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The Confederate Lawyer
June 20, 2012

For Greater Glory:
A Movie Review
by Charles G. Mills
fitzgerald griffin foundation

For Greater Glory

GLEN COVE, NY — It is fortunate that For Greater Glory was released in the United States immediately before the American Catholic Bishops’ campaign to educate people about religious liberty. This is one of the greatest films about religious liberty ever made.

It is set during the Mexican Cristero War from 1926 to 1929. This civil war began when Plutarco Elias Calles, President of Mexico from 1924 to 1928, decided to enforce with extraordinary harshness the anti-Catholic provisions of the 1917 Constitution. Peaceful protests quickly led the government to kill priests and other Catholics and to close all the churches. In response, the Mexican people rose up to form several spontaneous armies against the government. The armies eventually were united in a single command under retired general Enrique Gorostieta Vetorde. The popular army was known as the Cristeros.

In 1929, the Cristeros laid down their arms on orders from the Vatican and their bishops in exchange for the re-opening of the churches and the end of the killings. Many Cristeros who were winning the war preferred to fight on for more complete Catholic freedom, such as the right of priests to wear cassocks in public and of the church to publish newspapers.

The film tells the stories of martyred priests and of Blessed Jose Sanchez del Rio, martyred at the age of 14 on the orders of his uncle when Jose would not renounce Christ under torture. The main heroes of the film are General Gorostieta and one of the two priest-generals in the war. General Gorostieta, not a religious man when the war started, believed strongly in religious freedom. In the movie, his fellow general, the priest, hears his confession at a pivotal moment. We know, historically, that he did indeed become a practicing Catholic shortly before the end of the war, whether or not it was the work of his fellow general.

While the heroes of the film are well developed, President Calles remains one dimensional. He does extraordinarily wicked things without offering the audience an explanation. There is one reference in the middle of the film to the American belief that he was a Communist. Although he did share many characteristics with the Communists, including a brutal hatred of religion, the real reason for his crimes is hidden from the audience. For most of the twentieth century, the Mexican government was dominated by a truly vicious form of Free-masonry. It was Freemasonry, not Communism, which drove him to kill 14-year-old boys and feeble old priests. Perhaps Mexican audiences understand this history, but American audiences may be unable to appreciate the role that Freemasonry played in the violence.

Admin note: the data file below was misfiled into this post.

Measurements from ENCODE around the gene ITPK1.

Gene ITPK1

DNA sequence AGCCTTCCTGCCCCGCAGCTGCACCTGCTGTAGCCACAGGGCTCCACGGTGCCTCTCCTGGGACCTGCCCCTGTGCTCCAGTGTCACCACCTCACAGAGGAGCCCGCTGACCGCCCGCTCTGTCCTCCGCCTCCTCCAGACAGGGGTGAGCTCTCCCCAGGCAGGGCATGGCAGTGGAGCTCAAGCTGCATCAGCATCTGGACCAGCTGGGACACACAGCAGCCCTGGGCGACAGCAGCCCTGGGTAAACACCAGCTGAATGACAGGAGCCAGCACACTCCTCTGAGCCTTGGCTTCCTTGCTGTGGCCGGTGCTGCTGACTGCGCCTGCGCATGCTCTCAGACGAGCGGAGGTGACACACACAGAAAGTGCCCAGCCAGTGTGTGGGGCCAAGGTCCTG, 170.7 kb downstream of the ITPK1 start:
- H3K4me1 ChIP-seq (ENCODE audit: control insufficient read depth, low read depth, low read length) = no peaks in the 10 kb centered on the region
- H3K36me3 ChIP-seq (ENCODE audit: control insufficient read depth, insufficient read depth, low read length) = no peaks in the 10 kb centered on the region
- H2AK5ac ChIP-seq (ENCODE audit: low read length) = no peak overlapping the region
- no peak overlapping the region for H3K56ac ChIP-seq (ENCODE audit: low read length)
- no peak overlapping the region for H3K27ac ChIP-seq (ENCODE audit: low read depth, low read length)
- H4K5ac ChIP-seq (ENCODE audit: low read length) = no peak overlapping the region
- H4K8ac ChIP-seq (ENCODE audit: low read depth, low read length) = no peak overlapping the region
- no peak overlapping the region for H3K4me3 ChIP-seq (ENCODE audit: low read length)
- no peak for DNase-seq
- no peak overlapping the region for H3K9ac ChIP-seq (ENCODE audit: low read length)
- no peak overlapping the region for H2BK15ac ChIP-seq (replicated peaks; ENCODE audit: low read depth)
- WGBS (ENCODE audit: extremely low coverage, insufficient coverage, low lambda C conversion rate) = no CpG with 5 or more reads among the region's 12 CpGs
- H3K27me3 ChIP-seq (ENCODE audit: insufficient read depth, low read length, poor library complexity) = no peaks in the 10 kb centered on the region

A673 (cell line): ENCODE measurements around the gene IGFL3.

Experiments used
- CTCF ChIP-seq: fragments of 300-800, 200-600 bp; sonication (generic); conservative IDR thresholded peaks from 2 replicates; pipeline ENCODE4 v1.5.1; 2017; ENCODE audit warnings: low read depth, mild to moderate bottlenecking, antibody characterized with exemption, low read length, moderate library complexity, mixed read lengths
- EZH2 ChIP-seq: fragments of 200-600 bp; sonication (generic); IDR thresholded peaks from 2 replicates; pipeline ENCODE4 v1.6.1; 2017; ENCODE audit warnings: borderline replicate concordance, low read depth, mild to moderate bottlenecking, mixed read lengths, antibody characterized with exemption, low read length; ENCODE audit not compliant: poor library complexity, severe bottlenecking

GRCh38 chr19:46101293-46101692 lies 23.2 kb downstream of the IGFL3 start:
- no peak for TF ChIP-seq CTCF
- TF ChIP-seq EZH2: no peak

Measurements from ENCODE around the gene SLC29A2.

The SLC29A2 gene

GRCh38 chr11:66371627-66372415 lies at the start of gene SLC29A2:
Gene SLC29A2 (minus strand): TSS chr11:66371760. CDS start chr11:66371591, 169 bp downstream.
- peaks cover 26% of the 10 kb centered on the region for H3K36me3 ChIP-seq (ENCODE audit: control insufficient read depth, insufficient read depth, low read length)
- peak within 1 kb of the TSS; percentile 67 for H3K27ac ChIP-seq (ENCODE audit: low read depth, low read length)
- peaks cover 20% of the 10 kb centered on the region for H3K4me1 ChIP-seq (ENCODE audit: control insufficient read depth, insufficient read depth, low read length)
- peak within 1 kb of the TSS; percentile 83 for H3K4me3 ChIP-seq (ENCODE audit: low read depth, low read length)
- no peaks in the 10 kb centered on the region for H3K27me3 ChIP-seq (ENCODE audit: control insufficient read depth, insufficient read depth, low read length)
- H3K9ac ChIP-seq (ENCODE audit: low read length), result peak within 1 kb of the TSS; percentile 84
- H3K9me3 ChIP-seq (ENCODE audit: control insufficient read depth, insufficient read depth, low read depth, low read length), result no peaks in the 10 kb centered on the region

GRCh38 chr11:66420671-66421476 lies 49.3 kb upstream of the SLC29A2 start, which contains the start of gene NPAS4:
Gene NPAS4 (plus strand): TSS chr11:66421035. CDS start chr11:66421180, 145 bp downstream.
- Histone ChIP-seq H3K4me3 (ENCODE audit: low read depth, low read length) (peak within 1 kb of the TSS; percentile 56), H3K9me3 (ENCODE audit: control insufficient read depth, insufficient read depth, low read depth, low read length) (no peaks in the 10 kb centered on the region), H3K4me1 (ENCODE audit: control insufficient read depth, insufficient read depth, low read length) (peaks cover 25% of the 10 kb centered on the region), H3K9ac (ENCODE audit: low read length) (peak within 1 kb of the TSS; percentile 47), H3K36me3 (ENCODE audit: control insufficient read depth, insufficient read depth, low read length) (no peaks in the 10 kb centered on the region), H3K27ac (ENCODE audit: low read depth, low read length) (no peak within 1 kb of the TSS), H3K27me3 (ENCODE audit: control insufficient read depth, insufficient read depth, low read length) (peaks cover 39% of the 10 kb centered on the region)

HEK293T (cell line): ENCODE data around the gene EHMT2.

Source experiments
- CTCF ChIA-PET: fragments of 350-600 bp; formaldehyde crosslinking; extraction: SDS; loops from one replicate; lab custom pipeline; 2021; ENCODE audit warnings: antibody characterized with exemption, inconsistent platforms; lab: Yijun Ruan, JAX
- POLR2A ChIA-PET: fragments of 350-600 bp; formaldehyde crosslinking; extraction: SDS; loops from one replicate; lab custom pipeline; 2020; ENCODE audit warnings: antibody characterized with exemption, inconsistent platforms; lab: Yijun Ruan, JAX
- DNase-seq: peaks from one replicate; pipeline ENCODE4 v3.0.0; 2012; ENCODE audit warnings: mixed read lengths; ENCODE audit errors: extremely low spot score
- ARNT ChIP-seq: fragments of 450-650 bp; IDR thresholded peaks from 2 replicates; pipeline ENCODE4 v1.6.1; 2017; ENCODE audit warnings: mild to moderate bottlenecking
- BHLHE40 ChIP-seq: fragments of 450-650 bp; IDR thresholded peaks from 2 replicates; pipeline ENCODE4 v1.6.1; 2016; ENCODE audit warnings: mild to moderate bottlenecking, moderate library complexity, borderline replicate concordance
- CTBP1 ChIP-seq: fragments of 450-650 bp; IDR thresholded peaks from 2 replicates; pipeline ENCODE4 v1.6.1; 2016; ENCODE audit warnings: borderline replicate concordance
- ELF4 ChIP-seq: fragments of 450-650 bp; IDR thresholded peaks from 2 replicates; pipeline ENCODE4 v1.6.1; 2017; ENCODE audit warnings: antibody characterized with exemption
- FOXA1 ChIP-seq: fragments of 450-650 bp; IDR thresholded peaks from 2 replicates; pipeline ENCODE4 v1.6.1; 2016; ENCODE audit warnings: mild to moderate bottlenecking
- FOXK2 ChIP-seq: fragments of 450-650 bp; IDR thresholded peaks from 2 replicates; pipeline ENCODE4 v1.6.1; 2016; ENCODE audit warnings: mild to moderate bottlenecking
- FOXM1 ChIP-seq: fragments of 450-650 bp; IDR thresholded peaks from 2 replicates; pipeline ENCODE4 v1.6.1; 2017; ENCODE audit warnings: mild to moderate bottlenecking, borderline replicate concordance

For Greater Glory has valuable lessons for us in the United States as we face President Obama’s war on the Catholic Church. Officially, the Cristero War ended when the United States helped to achieve an agreement to re-open the churches and stop the killings, but in some ways the war never ended. When the Holy Father celebrated Mass in Guadalajara recently, the Mass ended with a long form of the battle cry of the Cristeros, “Viva la Virgin de Guadalupe. Que viva. Viva Cristo Rey. Que Viva....”

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The Confederate Lawyer column is copyright © 2012 by Charles G. Mills and the Fitzgerald Griffin Foundation, www.fgfBooks.com. All rights reserved.

For additional information on the For Greater Glory movie, see Anita Crane's article from World Net Daily and Cristeros' lecturer, Christopher Check's essay in Crisis magazine.

Charles G. Mills is the Judge Advocate or general counsel for the New York State American Legion. He has forty years of experience in many trial and appellate courts and has published several articles about the law.

See his biographical sketch and additional columns here.

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